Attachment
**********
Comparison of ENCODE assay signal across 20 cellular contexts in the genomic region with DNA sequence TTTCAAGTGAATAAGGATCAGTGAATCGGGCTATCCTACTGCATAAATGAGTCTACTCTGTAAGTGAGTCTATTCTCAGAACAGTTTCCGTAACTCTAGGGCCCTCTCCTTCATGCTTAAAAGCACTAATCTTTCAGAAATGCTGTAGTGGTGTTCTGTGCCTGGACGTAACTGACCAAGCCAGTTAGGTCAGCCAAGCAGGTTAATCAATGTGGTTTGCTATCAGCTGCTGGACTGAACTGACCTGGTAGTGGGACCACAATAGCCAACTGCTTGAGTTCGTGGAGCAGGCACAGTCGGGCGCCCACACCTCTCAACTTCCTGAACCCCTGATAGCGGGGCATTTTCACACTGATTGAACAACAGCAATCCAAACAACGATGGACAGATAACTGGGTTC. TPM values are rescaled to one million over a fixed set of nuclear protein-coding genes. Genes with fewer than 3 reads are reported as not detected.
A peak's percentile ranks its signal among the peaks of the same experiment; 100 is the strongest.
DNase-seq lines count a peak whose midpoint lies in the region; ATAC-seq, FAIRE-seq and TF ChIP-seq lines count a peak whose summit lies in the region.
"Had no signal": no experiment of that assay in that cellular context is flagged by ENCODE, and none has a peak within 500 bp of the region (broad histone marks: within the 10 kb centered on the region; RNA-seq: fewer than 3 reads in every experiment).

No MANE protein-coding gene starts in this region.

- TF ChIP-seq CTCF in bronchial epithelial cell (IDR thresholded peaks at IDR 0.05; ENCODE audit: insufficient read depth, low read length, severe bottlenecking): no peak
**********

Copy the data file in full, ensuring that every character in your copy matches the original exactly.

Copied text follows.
Comparison of ENCODE assay signal across 20 cellular contexts in the genomic region with DNA sequence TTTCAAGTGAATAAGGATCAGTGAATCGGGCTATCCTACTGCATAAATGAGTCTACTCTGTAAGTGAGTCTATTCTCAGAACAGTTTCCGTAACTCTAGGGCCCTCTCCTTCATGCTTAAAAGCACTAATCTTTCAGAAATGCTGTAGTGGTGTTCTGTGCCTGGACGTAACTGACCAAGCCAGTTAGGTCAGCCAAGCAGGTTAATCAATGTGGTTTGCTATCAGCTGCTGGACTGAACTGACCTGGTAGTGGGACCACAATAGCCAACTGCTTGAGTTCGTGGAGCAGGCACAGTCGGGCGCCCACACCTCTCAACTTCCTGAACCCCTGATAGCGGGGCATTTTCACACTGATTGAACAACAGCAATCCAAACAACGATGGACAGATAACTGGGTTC. TPM values are rescaled to one million over a fixed set of nuclear protein-coding genes. Genes with fewer than 3 reads are reported as not detected.
A peak's percentile ranks its signal among the peaks of the same experiment; 100 is the strongest.
DNase-seq lines count a peak whose midpoint lies in the region; ATAC-seq, FAIRE-seq and TF ChIP-seq lines count a peak whose summit lies in the region.
"Had no signal": no experiment of that assay in that cellular context is flagged by ENCODE, and none has a peak within 500 bp of the region (broad histone marks: within the 10 kb centered on the region; RNA-seq: fewer than 3 reads in every experiment).

No MANE protein-coding gene starts in this region.

- TF ChIP-seq CTCF in bronchial epithelial cell (IDR thresholded peaks at IDR 0.05; ENCODE audit: insufficient read depth, low read length, severe bottlenecking): no peak